Petition to recall California governor has 1.2M signatures as Newsom rolls back stay-at-home order

The effort to recall Gov. Gavin Newsom has collected 1.2 million signatures of the 1.5 million needed by March.

Per The Washington Examiner:

The effort to recall Gov. Gavin Newsom has collected 1.2 million signatures of the 1.5 million needed by March.

“Californians are hurting, and we’ve had a dramatic failure of leadership from the governor,” said Kevin Faulconer, a former San Diego mayor. “The governor’s actions are harming lives and livelihoods, people are at their wits’ end, and they want to do something about it.”

If the effort collects the 1.5 million signatures by March 17, the issue will then head to residents for a vote.

Rescue CA set a goal to collect 2 million signatures because the secretary of state has confirmed only 84% of the collected signatures are valid.

The recall effort is fueled by Newsom’s handling of the coronavirus, including when he was seen socializing with a large group in a swanky French restaurant while not wearing a mask in November.

California has had only one successful gubernatorial recall effort in its history, when voters replaced Democratic Gov. Gray Davis with Republican Gov. Arnold Schwarzenegger in 2003 over the mismanagement of the state's finances.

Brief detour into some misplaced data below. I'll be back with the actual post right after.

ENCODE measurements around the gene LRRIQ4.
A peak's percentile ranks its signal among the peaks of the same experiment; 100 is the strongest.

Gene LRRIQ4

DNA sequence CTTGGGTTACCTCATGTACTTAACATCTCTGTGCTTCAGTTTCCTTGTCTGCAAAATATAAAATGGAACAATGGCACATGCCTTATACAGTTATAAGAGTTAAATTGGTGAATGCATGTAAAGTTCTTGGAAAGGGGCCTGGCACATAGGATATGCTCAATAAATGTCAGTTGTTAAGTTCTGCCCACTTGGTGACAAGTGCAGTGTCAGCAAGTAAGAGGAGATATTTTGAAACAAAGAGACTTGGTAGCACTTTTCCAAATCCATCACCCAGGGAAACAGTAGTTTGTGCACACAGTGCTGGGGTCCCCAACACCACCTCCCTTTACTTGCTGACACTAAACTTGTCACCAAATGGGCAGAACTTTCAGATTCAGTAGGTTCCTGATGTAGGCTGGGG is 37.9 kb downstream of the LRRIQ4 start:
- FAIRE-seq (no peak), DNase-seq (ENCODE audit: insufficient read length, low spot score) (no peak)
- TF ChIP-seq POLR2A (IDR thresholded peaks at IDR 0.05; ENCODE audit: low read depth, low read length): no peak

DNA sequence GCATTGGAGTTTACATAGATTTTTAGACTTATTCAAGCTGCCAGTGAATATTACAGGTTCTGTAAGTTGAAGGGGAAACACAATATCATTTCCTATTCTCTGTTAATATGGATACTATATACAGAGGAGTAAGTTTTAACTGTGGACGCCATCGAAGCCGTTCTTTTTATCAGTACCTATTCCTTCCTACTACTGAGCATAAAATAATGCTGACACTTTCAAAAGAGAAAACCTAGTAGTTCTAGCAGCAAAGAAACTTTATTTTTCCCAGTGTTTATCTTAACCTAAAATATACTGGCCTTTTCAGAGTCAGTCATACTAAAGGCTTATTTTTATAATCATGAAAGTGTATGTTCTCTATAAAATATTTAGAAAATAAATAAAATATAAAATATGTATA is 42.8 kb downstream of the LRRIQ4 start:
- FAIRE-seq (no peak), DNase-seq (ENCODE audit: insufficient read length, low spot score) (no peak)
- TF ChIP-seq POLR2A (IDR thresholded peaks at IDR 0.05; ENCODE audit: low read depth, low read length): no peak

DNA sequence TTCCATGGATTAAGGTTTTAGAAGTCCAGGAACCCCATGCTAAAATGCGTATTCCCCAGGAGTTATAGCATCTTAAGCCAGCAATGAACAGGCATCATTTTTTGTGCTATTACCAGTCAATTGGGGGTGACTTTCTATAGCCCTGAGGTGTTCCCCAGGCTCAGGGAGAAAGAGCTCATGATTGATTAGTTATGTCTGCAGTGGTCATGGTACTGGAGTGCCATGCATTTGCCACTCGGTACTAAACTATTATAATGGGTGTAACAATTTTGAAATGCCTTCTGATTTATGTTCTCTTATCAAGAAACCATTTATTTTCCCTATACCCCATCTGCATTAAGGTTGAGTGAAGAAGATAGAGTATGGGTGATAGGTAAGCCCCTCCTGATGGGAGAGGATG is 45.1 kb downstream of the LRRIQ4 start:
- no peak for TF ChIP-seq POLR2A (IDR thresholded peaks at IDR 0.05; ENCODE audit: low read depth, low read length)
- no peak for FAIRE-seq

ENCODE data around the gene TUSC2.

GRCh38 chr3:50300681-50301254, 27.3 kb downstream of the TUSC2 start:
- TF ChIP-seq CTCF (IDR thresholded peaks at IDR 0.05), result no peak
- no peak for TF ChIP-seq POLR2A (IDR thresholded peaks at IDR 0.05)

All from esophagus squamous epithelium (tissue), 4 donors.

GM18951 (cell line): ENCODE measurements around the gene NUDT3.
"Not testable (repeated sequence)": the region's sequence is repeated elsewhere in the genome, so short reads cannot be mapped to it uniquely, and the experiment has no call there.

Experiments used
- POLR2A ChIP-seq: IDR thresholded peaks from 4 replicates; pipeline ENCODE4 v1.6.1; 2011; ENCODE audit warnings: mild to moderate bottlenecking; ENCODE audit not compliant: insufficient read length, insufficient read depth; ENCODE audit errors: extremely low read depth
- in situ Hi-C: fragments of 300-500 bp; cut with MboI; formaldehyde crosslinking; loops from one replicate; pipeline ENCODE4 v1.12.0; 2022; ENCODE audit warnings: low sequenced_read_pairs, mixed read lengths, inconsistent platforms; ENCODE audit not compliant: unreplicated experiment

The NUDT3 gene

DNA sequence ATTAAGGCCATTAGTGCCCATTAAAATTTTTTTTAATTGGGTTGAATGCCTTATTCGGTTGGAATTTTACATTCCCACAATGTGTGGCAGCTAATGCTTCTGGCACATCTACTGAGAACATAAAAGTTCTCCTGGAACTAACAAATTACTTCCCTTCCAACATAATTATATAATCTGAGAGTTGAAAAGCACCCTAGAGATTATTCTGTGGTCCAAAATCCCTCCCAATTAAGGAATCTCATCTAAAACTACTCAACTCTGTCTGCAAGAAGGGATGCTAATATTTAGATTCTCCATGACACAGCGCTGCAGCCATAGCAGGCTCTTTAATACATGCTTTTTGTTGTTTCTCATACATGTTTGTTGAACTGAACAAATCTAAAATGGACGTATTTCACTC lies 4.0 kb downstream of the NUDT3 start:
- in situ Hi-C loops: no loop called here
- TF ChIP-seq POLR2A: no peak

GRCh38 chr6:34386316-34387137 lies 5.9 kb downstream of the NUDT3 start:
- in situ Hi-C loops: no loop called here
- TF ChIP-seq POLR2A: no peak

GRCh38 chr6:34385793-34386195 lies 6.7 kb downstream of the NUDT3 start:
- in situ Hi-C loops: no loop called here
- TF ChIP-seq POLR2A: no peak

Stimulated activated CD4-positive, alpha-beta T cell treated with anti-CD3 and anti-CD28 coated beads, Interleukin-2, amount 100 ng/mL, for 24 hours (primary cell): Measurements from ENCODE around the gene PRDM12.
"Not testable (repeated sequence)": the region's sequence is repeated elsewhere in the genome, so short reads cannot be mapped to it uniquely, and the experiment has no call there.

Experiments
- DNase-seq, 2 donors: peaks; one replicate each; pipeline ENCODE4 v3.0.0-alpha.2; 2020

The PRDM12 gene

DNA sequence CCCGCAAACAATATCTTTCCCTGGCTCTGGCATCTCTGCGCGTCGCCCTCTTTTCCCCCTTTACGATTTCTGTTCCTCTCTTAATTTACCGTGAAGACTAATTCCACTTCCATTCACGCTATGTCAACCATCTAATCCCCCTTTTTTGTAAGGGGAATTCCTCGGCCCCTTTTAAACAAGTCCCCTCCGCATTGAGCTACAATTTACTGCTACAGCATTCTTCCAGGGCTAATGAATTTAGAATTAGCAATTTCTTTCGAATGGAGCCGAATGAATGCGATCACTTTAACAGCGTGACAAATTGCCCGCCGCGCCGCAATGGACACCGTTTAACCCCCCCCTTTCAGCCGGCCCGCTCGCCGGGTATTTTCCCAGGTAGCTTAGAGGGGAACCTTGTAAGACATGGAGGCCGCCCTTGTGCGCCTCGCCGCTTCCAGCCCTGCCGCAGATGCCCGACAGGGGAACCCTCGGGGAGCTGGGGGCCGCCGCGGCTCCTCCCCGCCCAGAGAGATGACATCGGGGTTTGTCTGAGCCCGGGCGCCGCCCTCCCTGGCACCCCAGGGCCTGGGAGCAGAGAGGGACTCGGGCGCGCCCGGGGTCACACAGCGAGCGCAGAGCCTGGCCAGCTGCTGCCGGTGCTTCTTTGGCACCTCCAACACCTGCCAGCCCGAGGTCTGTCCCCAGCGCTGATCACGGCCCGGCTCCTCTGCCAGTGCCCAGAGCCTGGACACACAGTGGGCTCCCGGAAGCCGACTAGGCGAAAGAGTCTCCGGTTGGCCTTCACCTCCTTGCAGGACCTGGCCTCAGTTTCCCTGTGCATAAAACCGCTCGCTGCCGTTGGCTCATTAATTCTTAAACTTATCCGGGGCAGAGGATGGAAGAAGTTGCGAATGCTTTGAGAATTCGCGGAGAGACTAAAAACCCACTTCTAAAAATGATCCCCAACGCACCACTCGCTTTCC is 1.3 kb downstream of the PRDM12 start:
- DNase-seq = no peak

Newsom lifted the state’s stay-at-home order on Monday after months of some of the strictest virus restrictions in the country.

"We are in a position, projecting four weeks forward, with a significant decline in the case rates, positivity rates — we are anticipating decline, still more decline, in hospitalizations and more declines in ICUs. And that's why we are lifting that stay-at-home order effective immediately today," he said.

However, he denied that move was due to the growing recall effort.

"Complete, utter nonsense," he said.

The recall effort also comes as California wades through claims of fraud via unemployment benefits that went out during the coronavirus.

As much as $31 billion in unemployment funds may have been sent to fraudsters, up from the $10 billion estimated earlier this month.

"There is no sugar-coating the reality: California did not have sufficient security measures in place to prevent this level of fraud," Secretary for the California Labor and Workforce Development Agency Julie Su said.